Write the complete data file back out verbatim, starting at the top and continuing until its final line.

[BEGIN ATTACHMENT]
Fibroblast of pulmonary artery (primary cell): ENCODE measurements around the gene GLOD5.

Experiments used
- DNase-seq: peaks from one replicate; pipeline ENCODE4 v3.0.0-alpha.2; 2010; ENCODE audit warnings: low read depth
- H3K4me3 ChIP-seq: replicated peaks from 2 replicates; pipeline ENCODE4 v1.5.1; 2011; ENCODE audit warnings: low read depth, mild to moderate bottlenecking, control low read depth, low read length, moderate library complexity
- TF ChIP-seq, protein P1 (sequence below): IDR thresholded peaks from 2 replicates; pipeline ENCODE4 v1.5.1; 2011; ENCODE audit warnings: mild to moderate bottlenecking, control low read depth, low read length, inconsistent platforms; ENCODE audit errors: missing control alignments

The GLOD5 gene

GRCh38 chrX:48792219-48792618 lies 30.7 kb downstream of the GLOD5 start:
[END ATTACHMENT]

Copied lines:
Fibroblast of pulmonary artery (primary cell): ENCODE measurements around the gene GLOD5.

Experiments used
- DNase-seq: peaks from one replicate; pipeline ENCODE4 v3.0.0-alpha.2; 2010; ENCODE audit warnings: low read depth
- H3K4me3 ChIP-seq: replicated peaks from 2 replicates; pipeline ENCODE4 v1.5.1; 2011; ENCODE audit warnings: low read depth, mild to moderate bottlenecking, control low read depth, low read length, moderate library complexity
- TF ChIP-seq, protein P1 (sequence below): IDR thresholded peaks from 2 replicates; pipeline ENCODE4 v1.5.1; 2011; ENCODE audit warnings: mild to moderate bottlenecking, control low read depth, low read length, inconsistent platforms; ENCODE audit errors: missing control alignments

The GLOD5 gene

GRCh38 chrX:48792219-48792618 lies 30.7 kb downstream of the GLOD5 start: